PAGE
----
A Home Game
By Mark Morris
While the specific job responsibilities are new, most everything else about Jessye Deane’s new assignment, as executive director of the Franklin County Chamber of Commerce, isn’t.
Starting with the region this agency represents.
Indeed, Deane is a native of Bernardston and a lifelong resident of the county. So she is quite familiar with the region’s many assets — as well as the considerable challenges it faces, and has faced for decades now.
“When I’m out grabbing a coffee or dropping my kids off for softball, I hear all about the challenges businesses are facing,” Deane told BusinessWest. “Because I live here and run a business here, I feel intertwined with the local economy.”
Those sentiments help explain that, while Deane is no stranger to she is also no stranger to the ins and outs, ups and downs, of running a business or nonprofit. In fact, she’s had experience with both.
In her current position, Deane is the director of Communications and Development for Community Action Pioneer Valley. In her 12 years with the anti-poverty agency, the $36 million non-profit has seen an increase in private funding of more than 1,600%. Deane said her experience with Community Action has given her an education on the various strengths and challenges in each community in the county.
“I plan to get out to meet with businesses and start work on a community needs assessment. An important part of this role is to always ask our stakeholders if we are doing a good job; are we supporting them and are we being effective?”
“Community Action primarily serves Franklin County as well as offering services in other parts of Western Mass,” Deane said. “In my time there, I have become familiar with the differences in each community and the unique economic landscape in Franklin County. So, I come into my new role with that background.”
And with her husband Danny, Deane owns two F45 Training fitness studios, located in Hadley and West Springfield.
“When I hear about the challenges local businesses are facing it’s not some abstract concept,” Deane said. “As a business owner I’m facing those same challenges.”
What’s more, she is certainly no stranger to this chamber, and chambers in general. She’s served on the Franklin County chamber’s board since 2019, and before that, she as an Amherst Area Chamber of Commerce ambassador.
It is this considerable wealth of experience — with the region and the fundamentals of business, and the chamber — that Deane will bring to her position; she will begin in July, when current executive director Diana Szynal takes on a similar challenge — as president of the Springfield Regional Chamber.
It is her intention to hit the ground running, and she already has what might be considered a solid head start.
When interviewing for the position at the chamber, Deane wanted to accurately convey her vision for the agency’s role in Franklin County as it relates to both tourism and as a business collective. So she presented a 14-page proposal.
“The best way for me to operate was to put it all on paper and say this is where I think we can go,” said Deane. “I also wanted to make sure that the vision I had in mind was supported by the board.”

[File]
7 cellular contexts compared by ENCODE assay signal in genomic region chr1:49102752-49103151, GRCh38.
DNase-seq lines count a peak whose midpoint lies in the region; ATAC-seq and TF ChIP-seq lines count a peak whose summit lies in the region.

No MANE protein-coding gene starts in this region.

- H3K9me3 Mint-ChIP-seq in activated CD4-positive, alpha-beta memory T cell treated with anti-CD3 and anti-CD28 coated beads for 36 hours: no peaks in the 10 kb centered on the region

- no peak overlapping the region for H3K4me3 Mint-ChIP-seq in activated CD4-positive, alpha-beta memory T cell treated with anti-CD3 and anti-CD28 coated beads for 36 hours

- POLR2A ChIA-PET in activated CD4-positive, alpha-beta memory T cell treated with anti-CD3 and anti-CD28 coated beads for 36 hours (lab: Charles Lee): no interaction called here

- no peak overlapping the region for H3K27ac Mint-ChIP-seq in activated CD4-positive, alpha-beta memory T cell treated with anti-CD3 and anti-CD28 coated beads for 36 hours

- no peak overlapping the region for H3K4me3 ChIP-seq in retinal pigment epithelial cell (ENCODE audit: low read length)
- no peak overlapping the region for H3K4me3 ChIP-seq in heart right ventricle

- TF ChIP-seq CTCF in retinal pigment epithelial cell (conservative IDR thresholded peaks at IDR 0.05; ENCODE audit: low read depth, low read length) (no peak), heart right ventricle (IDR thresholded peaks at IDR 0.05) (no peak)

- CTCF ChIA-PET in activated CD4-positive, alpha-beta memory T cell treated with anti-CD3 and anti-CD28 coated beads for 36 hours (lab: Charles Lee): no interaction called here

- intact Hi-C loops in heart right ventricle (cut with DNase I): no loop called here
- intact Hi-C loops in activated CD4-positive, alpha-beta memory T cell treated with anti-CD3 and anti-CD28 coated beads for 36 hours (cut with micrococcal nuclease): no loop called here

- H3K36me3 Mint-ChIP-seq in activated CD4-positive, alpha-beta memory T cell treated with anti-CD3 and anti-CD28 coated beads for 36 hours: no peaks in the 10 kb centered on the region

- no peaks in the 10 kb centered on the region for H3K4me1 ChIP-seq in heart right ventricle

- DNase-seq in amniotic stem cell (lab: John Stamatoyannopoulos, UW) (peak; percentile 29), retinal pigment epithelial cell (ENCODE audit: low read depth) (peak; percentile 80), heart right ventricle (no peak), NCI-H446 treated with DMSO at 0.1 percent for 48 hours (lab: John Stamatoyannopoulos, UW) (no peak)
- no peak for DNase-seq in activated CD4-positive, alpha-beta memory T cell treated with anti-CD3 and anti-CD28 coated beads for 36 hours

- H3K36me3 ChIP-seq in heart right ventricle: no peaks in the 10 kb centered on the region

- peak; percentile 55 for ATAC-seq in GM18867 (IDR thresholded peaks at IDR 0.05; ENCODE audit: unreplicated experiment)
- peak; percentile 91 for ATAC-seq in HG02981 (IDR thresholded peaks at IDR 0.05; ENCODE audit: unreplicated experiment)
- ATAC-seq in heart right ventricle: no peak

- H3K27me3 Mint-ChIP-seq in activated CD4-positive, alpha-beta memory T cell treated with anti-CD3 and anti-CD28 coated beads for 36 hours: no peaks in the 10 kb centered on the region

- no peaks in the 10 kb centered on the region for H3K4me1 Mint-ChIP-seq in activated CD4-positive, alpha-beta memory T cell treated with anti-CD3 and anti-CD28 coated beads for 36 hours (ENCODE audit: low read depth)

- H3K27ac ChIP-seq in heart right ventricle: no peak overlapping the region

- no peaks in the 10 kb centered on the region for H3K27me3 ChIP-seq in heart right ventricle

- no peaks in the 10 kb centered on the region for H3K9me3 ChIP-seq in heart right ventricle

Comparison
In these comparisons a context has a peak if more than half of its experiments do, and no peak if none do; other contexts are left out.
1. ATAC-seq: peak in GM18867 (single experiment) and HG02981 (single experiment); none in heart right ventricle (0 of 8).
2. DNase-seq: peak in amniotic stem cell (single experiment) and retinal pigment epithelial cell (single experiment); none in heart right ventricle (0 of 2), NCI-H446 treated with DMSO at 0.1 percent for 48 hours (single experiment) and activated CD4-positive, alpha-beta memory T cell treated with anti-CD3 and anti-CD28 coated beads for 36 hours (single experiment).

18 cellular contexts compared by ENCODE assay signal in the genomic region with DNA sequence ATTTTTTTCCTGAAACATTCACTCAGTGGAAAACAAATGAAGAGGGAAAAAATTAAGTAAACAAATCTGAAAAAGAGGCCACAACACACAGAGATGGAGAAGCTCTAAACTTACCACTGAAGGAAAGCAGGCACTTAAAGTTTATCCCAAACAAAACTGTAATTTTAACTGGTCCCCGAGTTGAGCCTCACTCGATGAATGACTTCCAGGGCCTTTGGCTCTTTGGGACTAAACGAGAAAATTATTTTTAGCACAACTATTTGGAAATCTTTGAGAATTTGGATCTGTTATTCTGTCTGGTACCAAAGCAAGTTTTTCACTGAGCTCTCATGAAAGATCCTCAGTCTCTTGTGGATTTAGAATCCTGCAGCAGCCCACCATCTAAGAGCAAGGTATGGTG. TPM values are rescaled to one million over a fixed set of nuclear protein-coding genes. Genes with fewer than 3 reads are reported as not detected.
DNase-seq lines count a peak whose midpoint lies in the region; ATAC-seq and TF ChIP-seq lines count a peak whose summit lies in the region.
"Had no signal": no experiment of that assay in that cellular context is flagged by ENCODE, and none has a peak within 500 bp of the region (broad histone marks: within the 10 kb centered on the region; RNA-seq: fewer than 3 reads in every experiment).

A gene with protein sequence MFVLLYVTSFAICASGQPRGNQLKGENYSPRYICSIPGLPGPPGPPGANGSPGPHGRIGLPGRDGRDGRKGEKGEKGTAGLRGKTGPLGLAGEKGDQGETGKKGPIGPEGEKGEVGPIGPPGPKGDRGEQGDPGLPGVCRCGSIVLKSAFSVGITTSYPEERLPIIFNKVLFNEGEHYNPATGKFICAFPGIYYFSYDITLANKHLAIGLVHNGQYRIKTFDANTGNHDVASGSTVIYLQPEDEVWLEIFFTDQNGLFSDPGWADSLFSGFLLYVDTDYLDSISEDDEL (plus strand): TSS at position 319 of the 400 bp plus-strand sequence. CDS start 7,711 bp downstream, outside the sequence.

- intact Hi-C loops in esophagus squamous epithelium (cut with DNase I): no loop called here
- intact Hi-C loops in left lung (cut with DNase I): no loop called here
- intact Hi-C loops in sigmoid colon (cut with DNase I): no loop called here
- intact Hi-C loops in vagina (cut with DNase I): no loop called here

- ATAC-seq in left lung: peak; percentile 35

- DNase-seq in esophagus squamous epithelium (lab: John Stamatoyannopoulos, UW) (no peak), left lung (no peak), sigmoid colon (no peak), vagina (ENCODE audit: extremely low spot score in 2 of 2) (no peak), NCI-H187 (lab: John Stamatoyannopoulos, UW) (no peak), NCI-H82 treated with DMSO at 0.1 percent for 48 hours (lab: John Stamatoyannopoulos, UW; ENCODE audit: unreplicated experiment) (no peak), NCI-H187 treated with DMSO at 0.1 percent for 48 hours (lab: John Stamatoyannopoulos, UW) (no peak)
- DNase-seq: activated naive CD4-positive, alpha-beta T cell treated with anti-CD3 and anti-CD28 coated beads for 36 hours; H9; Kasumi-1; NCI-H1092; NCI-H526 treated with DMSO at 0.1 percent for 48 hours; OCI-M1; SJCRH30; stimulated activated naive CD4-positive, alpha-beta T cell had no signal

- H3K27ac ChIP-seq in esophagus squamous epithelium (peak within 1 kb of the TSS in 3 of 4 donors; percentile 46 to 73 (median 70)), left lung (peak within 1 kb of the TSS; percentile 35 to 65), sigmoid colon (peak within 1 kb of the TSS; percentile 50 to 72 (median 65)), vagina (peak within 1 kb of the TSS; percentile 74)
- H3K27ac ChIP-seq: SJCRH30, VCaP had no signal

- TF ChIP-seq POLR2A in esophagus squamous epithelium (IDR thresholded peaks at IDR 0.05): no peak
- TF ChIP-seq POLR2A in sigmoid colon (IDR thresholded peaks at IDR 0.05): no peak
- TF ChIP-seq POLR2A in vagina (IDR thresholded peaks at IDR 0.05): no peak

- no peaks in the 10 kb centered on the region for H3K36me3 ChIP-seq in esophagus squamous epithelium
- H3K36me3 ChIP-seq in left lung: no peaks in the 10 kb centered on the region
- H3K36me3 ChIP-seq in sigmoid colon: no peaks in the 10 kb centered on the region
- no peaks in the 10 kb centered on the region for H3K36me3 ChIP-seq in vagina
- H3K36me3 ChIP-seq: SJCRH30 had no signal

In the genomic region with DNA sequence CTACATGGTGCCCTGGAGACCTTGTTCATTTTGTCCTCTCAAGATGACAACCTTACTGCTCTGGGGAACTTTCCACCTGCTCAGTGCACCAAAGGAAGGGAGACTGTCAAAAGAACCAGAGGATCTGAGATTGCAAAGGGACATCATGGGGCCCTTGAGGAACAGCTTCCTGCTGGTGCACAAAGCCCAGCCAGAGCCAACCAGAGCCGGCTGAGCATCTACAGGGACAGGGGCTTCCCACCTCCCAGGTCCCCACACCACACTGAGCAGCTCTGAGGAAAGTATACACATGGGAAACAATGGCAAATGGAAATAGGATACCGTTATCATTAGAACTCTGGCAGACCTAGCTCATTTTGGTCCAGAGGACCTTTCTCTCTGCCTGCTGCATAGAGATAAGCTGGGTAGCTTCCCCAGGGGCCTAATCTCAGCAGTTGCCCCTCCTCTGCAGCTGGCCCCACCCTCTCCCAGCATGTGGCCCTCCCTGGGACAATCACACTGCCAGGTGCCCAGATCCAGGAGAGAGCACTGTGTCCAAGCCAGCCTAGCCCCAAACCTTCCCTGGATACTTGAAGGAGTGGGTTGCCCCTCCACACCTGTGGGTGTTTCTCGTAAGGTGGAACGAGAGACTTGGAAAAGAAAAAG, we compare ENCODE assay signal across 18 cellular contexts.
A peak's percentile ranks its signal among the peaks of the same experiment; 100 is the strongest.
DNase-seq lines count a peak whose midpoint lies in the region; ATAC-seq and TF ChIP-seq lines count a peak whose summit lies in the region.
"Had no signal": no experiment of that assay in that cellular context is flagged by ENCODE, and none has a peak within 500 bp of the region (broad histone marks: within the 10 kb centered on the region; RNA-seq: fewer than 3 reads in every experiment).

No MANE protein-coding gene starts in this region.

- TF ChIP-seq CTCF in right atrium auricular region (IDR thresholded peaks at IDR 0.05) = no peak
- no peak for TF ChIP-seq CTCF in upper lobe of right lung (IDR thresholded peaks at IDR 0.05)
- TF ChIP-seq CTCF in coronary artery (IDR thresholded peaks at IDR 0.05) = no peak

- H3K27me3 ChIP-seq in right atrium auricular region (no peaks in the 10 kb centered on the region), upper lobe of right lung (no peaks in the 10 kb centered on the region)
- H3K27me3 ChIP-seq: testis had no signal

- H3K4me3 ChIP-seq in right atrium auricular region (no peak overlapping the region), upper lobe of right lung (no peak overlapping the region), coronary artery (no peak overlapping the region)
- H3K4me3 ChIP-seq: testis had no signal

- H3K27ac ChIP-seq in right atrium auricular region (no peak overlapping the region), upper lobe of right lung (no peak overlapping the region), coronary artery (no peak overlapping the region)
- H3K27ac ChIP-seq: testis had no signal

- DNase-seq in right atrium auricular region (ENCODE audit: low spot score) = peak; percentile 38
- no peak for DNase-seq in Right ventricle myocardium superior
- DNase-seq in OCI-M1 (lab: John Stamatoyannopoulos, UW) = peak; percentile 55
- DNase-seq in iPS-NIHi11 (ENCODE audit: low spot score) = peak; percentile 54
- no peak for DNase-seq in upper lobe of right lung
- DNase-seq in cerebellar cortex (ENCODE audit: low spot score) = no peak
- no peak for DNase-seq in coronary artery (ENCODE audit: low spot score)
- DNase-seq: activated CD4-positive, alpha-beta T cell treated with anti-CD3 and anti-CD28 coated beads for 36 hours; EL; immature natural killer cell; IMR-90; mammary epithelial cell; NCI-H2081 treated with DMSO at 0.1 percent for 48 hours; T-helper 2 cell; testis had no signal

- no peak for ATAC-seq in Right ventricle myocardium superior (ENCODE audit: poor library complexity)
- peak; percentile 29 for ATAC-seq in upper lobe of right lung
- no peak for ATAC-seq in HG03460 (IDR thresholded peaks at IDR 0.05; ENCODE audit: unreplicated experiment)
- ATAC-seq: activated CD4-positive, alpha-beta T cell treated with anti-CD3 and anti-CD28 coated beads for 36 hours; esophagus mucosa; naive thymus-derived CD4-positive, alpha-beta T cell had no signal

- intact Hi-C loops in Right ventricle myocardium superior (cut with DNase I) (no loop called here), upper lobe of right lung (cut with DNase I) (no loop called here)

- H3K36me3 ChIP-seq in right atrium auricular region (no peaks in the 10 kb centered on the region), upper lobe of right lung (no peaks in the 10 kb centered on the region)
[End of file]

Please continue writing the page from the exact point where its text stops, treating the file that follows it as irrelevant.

While this vision provides a blueprint of sorts moving forward, Deane acknowledged that there is much that she has to learn — about chamber members and their current and anticipated needs, and about the chamber its role as well.
“With my transition into the role and this new business landscape in front of us, it’s a great time to take inventory of what’s working for the chamber and where we should add additional value,” Deane said, adding that, as someone who values numbers and metrics, she plans to gather qualitative and quantitative data to deliver on the objectives she has set for the chamber.
“I plan to get out to meet with businesses and start work on a community needs assessment,” she went on. “An important part of this role is to always ask our stakeholders if we are doing a good job; are we supporting them and are we being effective?”
Overall, this is an intriguing time for the chamber, which moved from Greenfield (and an office now occupied by Community Action Pioneer Valley) to Deerfield at the start of this year. The was made primarily for the chamber to locate its visitor center to a place where more people could access it. Prior to COVID, Historic Deerfield drew nearly 20,000 visitors every year.
Meanwhile, the chamber is building on experiences — and some confidence — gained during the pandemic, when it became, out of necessity, a greater resource to members and the business community in general, and also when it learned new and often better ways to do things.
Indeed, much of Szynal’s tenure at the chamber was spent helping businesses get through an unprecedented public health crisis, something Deane acknowledged and appreciated.
“Diana did an incredible job, and was able to provide growth and stability for our members during that time,” Deane said. “As a business owner I learned quickly that there is no playbook for doing business during a pandemic, which makes Diana’s accomplishments even more amazing.”
As for her own tenure, Deane said she is looking forward to putting all those many forms to experience to work — for the chamber and the county.
“I’m so honored to serve in this role because after growing up and now raising my family in Franklin County, I’m committed to the people here,” Deane said. “These folks are my neighbors and I’m going to do everything in my power to do right by them.”